Sunday, December 2, 2012

A Gable Girl

We all remember the legendary romance of Gable and Lombard.  We also delighted in movies that starred Gable and Harlow or even Gable and Crawford, but who out there remembers Gable and Norton?  Don’t worry if you can’t recall the pairing—that’s where I come in…

In 1934, British housewife, Violet Norton, went to the movies. On the bill? It Happened One Night starring Clark Gable and Claudette Colbert. Imagine Norton’s surprise as she recognized the film’s leading man—her former lover, next-door neighbor and chicken farmer, Frank Billings. He even fathered her child.  She hadn’t seen Billings in years. Now she knew why. He’d left her for Hollywood and the likes of Claudette Colbert.
Norton penned letters to Gable demanding he take responsibility for 'their' daughter. Thinking the whole idea ridiculous, Gable never mentioned it to the brass at MGM. He hadn't been to England during the early 1920s and he’d never once called himself Frank Billings.  Norton then dragged her daughter to Canada where she ran an ad in a movie magazine hoping to grab Gable’s attention. When that didn't work, she wrote to Mae West, the British Consul in L.A. and the U.S. District Attorney. She finally convinced a retired Canadian businessman to take her to Hollywood.

Once in L.A., Norton hired a P.I., who contacted the Motion Picture Producers Association. He wanted blood tests and urged Gable to establish a $150,000.00 trust fund for his illegitimate daughter. If Gable refused, the P.I. threatened to tell the world just what kind of heel their Hollywood heartthrob really was. Once MGM got wind of Norton’s antics, however, studio officials contacted the U.S. Attorney's Office.

Charged with mail fraud, Norton went to trial insisting Gable was Billings. According to Norton: "This 'ere Clark Gybles is an arrant fraud. 'E's Frank Billings, that's oo 'e is, I can tell by the way he mykes love to that Joan Crawford-just the syme as 'e did to me. 'E often cyme to see me, that 'andsome young fellow did. 'E waited till me 'usband went and then 'e cyme in."

Gable had his own defense. Jack Powell, Assistant U.S. Attorney, stated under oath that Gable, an American citizen, hadn't been issued a passport until 1930. The president of the lumber company where Gable once worked provided payroll vouchers during the time period in question. Even Harry Billings, Frank's brother, testified that Gable was not related to him. Norton, however, took the stand with a photograph of Frank Billings in a British Army uniform swearing that Billings and Gable were one and the same.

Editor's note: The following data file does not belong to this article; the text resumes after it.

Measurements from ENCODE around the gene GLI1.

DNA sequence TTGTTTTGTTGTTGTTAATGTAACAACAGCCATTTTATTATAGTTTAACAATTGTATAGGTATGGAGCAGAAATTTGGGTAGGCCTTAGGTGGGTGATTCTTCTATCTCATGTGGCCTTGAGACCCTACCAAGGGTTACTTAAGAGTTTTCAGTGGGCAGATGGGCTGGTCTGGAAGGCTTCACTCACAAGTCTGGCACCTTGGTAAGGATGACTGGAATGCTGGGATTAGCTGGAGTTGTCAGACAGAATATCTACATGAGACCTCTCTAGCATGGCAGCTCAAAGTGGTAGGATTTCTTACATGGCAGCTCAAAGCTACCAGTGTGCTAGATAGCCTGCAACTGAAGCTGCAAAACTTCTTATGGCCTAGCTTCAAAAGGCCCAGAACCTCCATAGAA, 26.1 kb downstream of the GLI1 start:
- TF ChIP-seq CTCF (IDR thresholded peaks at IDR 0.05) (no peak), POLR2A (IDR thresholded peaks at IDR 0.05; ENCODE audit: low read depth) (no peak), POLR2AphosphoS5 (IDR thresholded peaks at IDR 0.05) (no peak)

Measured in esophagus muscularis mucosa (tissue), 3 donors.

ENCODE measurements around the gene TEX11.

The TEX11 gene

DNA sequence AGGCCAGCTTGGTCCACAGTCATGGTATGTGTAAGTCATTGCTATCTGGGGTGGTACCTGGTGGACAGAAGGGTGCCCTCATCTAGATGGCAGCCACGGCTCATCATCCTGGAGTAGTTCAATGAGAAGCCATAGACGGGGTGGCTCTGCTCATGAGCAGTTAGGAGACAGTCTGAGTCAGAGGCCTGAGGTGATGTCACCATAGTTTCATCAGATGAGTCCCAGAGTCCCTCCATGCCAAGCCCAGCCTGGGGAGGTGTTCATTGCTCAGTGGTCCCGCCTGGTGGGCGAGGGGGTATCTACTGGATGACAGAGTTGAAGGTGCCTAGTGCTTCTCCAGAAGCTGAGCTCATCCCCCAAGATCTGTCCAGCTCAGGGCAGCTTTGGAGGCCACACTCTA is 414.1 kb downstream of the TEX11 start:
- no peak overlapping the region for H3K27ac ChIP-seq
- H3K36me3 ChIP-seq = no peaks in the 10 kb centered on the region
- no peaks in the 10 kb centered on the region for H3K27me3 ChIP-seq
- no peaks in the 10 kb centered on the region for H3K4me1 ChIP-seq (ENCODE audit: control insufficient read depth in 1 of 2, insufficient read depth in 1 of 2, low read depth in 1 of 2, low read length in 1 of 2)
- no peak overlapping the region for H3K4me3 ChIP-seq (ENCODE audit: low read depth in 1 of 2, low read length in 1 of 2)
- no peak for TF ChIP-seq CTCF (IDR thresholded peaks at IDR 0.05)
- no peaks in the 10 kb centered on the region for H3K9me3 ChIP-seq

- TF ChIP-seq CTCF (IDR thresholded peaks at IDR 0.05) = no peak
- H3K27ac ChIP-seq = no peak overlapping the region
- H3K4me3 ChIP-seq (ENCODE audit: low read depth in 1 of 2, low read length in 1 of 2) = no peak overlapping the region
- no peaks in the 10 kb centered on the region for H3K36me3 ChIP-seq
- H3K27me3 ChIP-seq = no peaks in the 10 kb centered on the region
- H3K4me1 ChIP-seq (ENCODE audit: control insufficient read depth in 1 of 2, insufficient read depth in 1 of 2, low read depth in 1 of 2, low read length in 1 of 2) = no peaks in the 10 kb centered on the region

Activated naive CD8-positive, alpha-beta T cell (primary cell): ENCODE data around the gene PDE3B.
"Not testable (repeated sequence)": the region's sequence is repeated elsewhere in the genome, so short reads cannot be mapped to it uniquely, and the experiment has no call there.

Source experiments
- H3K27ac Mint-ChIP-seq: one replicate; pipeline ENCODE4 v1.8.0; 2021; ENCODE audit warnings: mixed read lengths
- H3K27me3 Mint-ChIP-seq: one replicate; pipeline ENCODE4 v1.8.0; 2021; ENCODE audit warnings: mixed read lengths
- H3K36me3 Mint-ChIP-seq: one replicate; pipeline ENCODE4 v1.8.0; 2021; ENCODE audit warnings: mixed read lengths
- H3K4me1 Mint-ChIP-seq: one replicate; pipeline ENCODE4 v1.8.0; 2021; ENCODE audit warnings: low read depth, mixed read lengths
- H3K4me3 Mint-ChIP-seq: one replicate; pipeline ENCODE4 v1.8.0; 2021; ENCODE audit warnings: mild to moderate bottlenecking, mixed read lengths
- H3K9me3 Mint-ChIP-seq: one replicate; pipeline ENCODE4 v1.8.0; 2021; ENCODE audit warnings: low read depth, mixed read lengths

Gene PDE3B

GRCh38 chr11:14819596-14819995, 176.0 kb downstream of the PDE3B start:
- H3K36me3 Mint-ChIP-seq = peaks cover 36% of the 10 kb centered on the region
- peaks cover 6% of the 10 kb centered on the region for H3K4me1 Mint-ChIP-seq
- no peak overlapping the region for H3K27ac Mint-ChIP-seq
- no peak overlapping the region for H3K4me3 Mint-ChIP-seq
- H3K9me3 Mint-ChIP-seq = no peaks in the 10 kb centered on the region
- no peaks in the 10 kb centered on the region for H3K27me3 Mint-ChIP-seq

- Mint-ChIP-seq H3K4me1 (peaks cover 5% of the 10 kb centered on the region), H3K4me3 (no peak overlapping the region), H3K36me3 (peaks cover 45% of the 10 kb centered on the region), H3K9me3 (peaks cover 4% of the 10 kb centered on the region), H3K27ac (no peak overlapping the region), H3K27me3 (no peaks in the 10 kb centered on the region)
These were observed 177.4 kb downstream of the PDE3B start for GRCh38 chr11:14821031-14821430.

But it was Gable’s ex-fiancée, Franz Dorfler who sealed the case.  She was Billy Gable’s main squeeze long before he came to Hollywood.  When asked to testify, she never hesitated. Under oath, Dorfler described her romance with young Billy Gable and confirmed that they were together at the Dorfler family ranch in September 1922. That did it. Norton, found guilty of using the mail for fraudulent purposes, was summarily deported.

And just to clarify—Frank Billings never made a movie or kissed Claudette Colbert. Clark Gable never owned a chicken farm or, despite her accusations, kissed Violet Norton. 

4 comments:

  1. Really interesting story. I wonder how often movie stars from this era had to defend themselves against paternity suits...?

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  2. It happened. Charlie Chaplin went through it in the forties and despite blood tests that said the child was not his, the jury still found that Chaplin was the child's father. Nowadays, DNA testing would put all the nonsense to rest, but not so back then.

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  3. The real Frank Billings was my grandfather, and he was the father of Gwendolyn. He told me how Violet saw him off when he left to come to America, she was holding Gwen and said Frank she is yours. He told me the entire story. He was quite the ladies man, fathering his last child when he was 72!

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    1. Thanks for sharing this! Very interesting!

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